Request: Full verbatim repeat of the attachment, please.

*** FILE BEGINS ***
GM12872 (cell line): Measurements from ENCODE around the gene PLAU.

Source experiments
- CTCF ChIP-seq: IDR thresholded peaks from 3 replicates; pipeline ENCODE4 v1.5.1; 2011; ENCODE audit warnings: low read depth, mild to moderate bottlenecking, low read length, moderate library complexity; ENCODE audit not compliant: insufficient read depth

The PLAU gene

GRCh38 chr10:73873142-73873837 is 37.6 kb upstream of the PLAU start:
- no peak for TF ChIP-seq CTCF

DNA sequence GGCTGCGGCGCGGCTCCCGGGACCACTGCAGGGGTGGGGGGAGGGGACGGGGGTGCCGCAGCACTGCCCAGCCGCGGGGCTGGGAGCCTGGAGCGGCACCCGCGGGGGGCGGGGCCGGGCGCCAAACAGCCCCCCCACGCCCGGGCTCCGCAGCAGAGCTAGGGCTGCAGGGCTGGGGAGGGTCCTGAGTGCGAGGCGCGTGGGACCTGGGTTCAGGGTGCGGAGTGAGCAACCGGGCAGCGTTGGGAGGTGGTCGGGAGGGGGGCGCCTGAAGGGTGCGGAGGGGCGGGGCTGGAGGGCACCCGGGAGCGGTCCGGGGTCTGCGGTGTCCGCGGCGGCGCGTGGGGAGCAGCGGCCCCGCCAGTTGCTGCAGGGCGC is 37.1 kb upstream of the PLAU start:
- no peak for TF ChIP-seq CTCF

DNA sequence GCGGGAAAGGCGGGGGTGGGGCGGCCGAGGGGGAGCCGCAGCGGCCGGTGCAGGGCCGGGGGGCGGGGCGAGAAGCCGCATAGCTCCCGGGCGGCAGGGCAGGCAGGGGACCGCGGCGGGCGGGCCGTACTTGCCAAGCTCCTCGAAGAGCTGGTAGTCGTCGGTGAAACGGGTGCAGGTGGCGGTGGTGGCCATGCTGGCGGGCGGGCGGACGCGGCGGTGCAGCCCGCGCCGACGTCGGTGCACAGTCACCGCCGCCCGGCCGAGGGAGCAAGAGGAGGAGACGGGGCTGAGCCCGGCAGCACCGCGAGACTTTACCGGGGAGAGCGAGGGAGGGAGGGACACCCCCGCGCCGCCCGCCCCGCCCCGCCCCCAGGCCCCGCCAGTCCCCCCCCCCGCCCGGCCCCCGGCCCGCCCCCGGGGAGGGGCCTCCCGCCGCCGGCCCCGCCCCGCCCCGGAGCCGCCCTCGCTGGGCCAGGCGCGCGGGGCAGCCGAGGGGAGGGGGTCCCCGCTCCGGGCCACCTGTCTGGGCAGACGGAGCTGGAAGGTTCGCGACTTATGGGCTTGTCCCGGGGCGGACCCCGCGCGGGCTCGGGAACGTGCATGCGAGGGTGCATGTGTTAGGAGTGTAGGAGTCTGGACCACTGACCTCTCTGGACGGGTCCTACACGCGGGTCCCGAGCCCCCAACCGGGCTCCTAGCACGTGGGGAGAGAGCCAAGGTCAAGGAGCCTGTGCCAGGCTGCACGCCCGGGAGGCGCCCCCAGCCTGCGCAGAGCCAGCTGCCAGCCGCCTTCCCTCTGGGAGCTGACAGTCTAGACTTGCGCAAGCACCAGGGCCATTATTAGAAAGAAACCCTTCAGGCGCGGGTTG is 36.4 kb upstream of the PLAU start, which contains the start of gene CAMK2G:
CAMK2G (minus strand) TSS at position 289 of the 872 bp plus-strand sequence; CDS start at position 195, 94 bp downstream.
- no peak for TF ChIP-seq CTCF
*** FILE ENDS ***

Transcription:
GM12872 (cell line): Measurements from ENCODE around the gene PLAU.

Source experiments
- CTCF ChIP-seq: IDR thresholded peaks from 3 replicates; pipeline ENCODE4 v1.5.1; 2011; ENCODE audit warnings: low read depth, mild to moderate bottlenecking, low read length, moderate library complexity; ENCODE audit not compliant: insufficient read depth

The PLAU gene

GRCh38 chr10:73873142-73873837 is 37.6 kb upstream of the PLAU start:
- no peak for TF ChIP-seq CTCF

DNA sequence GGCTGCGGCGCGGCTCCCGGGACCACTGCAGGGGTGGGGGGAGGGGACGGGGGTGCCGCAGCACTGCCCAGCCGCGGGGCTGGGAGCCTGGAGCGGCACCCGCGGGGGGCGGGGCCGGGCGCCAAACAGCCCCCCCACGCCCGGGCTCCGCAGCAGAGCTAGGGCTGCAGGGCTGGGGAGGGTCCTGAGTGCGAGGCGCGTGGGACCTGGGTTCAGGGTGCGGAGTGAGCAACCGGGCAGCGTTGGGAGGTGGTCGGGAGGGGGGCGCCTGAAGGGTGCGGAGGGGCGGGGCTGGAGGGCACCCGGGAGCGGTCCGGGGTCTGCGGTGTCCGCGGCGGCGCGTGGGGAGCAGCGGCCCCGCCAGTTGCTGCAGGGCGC is 37.1 kb upstream of the PLAU start:
- no peak for TF ChIP-seq CTCF

DNA sequence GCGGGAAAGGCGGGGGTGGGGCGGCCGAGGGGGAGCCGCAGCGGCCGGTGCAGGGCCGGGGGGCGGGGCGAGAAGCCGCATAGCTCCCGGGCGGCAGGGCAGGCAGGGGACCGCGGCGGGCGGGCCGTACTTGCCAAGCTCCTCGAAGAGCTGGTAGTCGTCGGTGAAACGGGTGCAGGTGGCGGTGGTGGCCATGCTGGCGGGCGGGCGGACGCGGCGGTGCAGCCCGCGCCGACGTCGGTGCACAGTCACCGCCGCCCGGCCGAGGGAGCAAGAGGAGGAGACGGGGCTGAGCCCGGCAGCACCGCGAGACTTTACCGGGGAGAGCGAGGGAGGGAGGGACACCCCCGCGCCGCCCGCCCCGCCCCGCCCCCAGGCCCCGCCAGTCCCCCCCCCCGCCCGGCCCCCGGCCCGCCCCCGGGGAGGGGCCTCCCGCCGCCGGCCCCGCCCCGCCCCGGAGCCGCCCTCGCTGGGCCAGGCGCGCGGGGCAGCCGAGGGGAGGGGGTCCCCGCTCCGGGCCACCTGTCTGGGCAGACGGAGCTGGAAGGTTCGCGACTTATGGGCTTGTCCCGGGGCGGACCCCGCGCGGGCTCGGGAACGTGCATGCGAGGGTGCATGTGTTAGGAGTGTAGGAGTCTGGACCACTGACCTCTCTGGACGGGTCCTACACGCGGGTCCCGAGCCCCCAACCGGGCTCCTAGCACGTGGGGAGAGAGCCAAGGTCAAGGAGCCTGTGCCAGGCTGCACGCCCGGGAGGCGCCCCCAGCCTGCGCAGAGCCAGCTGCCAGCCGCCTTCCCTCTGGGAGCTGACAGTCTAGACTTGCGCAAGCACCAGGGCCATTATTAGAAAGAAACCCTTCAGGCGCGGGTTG is 36.4 kb upstream of the PLAU start, which contains the start of gene CAMK2G:
CAMK2G (minus strand) TSS at position 289 of the 872 bp plus-strand sequence; CDS start at position 195, 94 bp downstream.
- no peak for TF ChIP-seq CTCF